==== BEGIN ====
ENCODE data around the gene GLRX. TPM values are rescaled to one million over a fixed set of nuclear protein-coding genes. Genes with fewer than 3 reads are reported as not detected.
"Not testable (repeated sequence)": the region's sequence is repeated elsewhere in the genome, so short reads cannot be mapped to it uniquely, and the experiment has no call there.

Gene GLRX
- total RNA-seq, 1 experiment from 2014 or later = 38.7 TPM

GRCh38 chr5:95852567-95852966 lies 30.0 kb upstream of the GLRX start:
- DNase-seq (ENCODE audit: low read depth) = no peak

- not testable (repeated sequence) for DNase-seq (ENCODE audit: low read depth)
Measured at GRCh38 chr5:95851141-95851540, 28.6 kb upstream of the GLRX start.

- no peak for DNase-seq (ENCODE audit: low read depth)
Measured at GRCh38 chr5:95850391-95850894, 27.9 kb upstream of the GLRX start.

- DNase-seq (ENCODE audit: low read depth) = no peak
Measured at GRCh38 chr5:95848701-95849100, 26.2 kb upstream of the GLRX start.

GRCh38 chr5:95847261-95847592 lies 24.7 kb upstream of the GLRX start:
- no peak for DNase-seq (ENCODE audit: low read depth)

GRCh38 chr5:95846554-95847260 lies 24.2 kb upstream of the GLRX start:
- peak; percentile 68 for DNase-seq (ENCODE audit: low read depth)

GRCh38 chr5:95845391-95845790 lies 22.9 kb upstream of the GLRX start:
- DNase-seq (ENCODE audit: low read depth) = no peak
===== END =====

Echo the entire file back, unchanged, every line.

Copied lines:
ENCODE data around the gene GLRX. TPM values are rescaled to one million over a fixed set of nuclear protein-coding genes. Genes with fewer than 3 reads are reported as not detected.
"Not testable (repeated sequence)": the region's sequence is repeated elsewhere in the genome, so short reads cannot be mapped to it uniquely, and the experiment has no call there.

Gene GLRX
- total RNA-seq, 1 experiment from 2014 or later = 38.7 TPM

GRCh38 chr5:95852567-95852966 lies 30.0 kb upstream of the GLRX start:
- DNase-seq (ENCODE audit: low read depth) = no peak

- not testable (repeated sequence) for DNase-seq (ENCODE audit: low read depth)
Measured at GRCh38 chr5:95851141-95851540, 28.6 kb upstream of the GLRX start.

- no peak for DNase-seq (ENCODE audit: low read depth)
Measured at GRCh38 chr5:95850391-95850894, 27.9 kb upstream of the GLRX start.

- DNase-seq (ENCODE audit: low read depth) = no peak
Measured at GRCh38 chr5:95848701-95849100, 26.2 kb upstream of the GLRX start.

GRCh38 chr5:95847261-95847592 lies 24.7 kb upstream of the GLRX start:
- no peak for DNase-seq (ENCODE audit: low read depth)

GRCh38 chr5:95846554-95847260 lies 24.2 kb upstream of the GLRX start:
- peak; percentile 68 for DNase-seq (ENCODE audit: low read depth)

GRCh38 chr5:95845391-95845790 lies 22.9 kb upstream of the GLRX start:
- DNase-seq (ENCODE audit: low read depth) = no peak